Papal infallibility is a dogma of the Catholic Church which states that, by action of the Holy Spirit, the Pope is preserved from even the possibility of error when in his official capacity he solemnly declares or promulgates to the universal Church a dogmatic teaching on faith or morals...

 dogma
Dogma
Dogma is the established belief or doctrine held by a religion, or a particular group or organization. It is authoritative and not to be disputed, doubted, or diverged from, by the practitioners or believers...

 by the Catholic Church, and in spite of a statement by Saint Epiphanius of Salamis in AD 377 that no one knew whether Mary had died or not, apocryphal accounts of the assumption of Mary into heaven have circulated since at least the 4th century. The Catholic Church itself interprets chapter 12 of the Book of Revelation
Book of Revelation
The Book of Revelation is the final book of the New Testament. The title came into usage from the first word of the book in Koine Greek: apokalupsis, meaning "unveiling" or "revelation"...

 as referring to it. The earliest known narrative is the so-called Liber Requiei Mariae (The Book of Mary's Repose), which survives intact only in an Ethiopic
Ge'ez language
Ge'ez is an ancient South Semitic language that developed in the northern region of Ethiopia and southern Eritrea in the Horn of Africa...

 translation. Probably composed by the 4th century, this Christian apocrypha
Apocrypha
The term apocrypha is used with various meanings, including "hidden", "esoteric", "spurious", "of questionable authenticity", ancient Chinese "revealed texts and objects" and "Christian texts that are not canonical"....

l narrative may be as early as the 3rd century. Also quite early are the very different traditions of the "Six Books" Dormition narratives. The earliest versions of this apocryphon are preserved by several Syriac
Syriac language
Syriac is a dialect of Middle Aramaic that was once spoken across much of the Fertile Crescent. Having first appeared as a script in the 1st century AD after being spoken as an unwritten language for five centuries, Classical Syriac became a major literary language throughout the Middle East from...

 manuscripts of the 5th and 6th centuries, although the text itself probably belongs to the 4th century.

Later apocrypha based on these earlier texts include the De Obitu S. Dominae, attributed to St. John, a work probably from around the turn of the 6th century that is a summary of the "Six Books" narrative. The story also appears in De Transitu Virginis, a late 5th century work ascribed to St. Melito of Sardis
Melito of Sardis
Melito of Sardis was the bishop of Sardis near Smyrna in western Anatolia, and a great authority in Early Christianity: Jerome, speaking of the Old Testament canon established by Melito, quotes Tertullian to the effect that he was esteemed a prophet by many of the faithful...

 that presents a theologically redacted summary of the traditions in the Liber Requiei Mariae. The Transitus Mariae tells the story of the apostles being transported by white clouds to the deathbed of Mary, each from the town where he was preaching at the hour.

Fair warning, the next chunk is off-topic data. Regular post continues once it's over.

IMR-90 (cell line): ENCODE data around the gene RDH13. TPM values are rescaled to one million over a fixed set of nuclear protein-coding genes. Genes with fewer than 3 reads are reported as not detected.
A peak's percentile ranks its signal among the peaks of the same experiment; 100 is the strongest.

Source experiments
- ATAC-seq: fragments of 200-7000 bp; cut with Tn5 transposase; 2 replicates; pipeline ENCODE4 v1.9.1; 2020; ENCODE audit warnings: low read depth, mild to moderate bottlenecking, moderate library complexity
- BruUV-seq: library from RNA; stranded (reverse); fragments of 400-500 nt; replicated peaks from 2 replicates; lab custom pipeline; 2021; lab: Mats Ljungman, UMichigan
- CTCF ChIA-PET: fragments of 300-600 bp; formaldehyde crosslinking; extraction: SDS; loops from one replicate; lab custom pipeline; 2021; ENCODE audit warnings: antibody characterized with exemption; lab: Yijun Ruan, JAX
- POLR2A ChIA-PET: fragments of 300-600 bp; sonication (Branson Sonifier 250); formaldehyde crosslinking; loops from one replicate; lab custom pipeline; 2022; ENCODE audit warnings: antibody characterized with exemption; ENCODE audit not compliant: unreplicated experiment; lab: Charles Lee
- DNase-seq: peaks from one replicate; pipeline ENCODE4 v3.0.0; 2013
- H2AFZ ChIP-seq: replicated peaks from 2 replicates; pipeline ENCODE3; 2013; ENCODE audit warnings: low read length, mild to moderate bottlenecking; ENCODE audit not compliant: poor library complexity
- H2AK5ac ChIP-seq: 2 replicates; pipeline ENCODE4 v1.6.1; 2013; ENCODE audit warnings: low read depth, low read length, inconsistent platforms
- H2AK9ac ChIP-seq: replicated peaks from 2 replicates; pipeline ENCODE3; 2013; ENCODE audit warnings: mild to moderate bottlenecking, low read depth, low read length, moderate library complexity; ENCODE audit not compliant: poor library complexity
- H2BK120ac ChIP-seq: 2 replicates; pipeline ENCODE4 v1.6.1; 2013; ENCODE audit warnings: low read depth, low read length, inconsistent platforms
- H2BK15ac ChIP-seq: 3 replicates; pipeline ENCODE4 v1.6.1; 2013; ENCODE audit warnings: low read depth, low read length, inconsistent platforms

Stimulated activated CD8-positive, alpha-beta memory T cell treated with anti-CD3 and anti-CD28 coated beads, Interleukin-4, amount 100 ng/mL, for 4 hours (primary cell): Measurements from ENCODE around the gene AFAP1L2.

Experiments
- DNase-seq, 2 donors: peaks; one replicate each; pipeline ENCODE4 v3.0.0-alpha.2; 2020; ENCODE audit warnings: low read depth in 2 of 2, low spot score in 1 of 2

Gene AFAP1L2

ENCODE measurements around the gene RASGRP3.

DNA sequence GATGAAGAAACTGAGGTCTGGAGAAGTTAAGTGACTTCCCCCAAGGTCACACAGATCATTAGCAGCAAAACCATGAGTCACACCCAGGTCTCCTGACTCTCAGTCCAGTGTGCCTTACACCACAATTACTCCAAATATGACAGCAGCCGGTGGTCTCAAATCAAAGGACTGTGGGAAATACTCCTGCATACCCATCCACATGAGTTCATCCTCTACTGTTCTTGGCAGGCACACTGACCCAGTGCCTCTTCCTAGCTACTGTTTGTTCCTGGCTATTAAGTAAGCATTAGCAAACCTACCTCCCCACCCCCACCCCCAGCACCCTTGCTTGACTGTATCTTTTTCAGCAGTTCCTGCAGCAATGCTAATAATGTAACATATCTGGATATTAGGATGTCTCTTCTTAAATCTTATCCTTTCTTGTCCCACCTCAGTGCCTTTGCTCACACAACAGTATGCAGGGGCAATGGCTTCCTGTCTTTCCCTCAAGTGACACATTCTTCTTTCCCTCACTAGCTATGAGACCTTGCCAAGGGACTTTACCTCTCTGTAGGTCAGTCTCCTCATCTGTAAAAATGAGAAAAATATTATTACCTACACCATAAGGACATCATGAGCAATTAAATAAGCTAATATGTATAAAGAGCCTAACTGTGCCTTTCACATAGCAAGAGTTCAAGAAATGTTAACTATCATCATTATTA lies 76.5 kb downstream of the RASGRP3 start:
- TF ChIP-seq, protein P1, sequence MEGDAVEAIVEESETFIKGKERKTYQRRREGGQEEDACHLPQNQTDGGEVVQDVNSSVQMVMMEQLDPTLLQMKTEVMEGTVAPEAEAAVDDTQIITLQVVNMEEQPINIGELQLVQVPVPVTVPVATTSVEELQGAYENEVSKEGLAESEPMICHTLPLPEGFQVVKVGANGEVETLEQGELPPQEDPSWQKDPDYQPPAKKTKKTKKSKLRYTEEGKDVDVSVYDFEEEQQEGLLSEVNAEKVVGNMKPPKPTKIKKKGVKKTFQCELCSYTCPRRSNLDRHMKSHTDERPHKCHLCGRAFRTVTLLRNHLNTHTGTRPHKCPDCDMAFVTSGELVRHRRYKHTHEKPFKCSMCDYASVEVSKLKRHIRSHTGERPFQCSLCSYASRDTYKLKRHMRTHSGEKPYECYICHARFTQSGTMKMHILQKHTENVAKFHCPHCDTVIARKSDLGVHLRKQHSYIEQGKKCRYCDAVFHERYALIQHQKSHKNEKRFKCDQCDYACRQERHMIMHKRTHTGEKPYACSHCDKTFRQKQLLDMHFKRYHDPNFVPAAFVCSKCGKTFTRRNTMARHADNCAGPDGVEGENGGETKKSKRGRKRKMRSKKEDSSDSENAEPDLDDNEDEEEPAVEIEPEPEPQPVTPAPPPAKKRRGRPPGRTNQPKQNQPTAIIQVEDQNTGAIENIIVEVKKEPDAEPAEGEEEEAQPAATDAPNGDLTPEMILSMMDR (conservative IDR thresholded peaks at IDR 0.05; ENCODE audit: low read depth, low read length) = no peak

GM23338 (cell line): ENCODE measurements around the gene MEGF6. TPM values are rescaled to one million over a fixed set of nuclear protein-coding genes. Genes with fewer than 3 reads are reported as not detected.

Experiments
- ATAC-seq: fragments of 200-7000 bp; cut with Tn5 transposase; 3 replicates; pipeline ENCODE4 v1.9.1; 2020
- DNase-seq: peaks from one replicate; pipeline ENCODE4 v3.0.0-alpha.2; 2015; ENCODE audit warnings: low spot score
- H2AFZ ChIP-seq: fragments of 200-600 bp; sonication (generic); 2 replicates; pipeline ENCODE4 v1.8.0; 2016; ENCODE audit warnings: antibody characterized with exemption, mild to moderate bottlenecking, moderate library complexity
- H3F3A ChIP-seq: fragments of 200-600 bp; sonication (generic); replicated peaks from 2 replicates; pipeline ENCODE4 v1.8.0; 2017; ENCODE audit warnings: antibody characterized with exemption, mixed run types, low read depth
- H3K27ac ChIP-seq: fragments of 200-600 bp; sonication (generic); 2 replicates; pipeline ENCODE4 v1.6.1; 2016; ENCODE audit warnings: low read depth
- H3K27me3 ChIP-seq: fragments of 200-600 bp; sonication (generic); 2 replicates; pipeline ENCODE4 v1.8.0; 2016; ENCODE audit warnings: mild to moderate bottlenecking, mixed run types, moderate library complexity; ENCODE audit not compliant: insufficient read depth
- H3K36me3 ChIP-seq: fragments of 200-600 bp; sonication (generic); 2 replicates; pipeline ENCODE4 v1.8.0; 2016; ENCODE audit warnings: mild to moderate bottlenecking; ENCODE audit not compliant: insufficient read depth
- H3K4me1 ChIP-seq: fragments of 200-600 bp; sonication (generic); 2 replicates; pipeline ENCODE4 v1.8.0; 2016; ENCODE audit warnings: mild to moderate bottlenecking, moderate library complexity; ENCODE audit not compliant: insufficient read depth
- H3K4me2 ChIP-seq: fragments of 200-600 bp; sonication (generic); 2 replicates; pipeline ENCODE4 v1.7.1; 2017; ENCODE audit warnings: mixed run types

The Decretum Gelasianum
Decretum Gelasianum
The so-called Decretum Gelasianum or Gelasian Decree was traditionally attributed to the prolific Pope Gelasius I, bishop of Rome 492–496. In surviving manuscripts the Decretal exists on its own and also appended to a list of books of Scripture titled as attested as canonical by a Council of...

in the 490s declared some transitus Mariae literature apocryphal.

An Armenian letter attributed to Dionysus the Areopagite also mentions the event, although this is a much later work, written sometime after the 6th century. John of Damascus
John of Damascus
Saint John of Damascus was a Syrian monk and priest...

, from this period, is the first church authority to advocate the doctrine under his own name; he had been brought up in an environment in which a corporeal ascent of Muhammed into heaven was official policy, since he, and his father before him, held the post of imperial chancellor of the Islam
Islam
Islam . The most common are and .   : Arabic pronunciation varies regionally. The first vowel ranges from ~~. The second vowel ranges from ~~~...

ic empire of the Umayyads, and Muhammed's ascent into heaven is the subject of The Night Journey
Al-Isra
Sura Al-Isra , also called Sura Bani Isra'il , is the 17th chapter of the Qur'an, with 111 verses.-Content:...

, a Surah
Sura
A sura is a division of the Qur'an, often referred to as a chapter. The term chapter is sometimes avoided, as the suras are of unequal length; the shortest sura has only three ayat while the longest contains 286 ayat...

 in the Quran. His contemporaries, Gregory of Tours
Gregory of Tours
Saint Gregory of Tours was a Gallo-Roman historian and Bishop of Tours, which made him a leading prelate of Gaul. He was born Georgius Florentius, later adding the name Gregorius in honour of his maternal great-grandfather...

 and Modestus of Jerusalem
Modestus of Jerusalem
Modestus of Jerusalem was a Greek Orthodox Patriarch of Jerusalem, who is commemorated as a saint by the Orthodox church, on May 17, March 29 or December 17 in the Palestinian-Georgian calendar venerates him or December 16 and October 19 in the Acta Sanctorum.He was born in Cappadocian Sebasteia...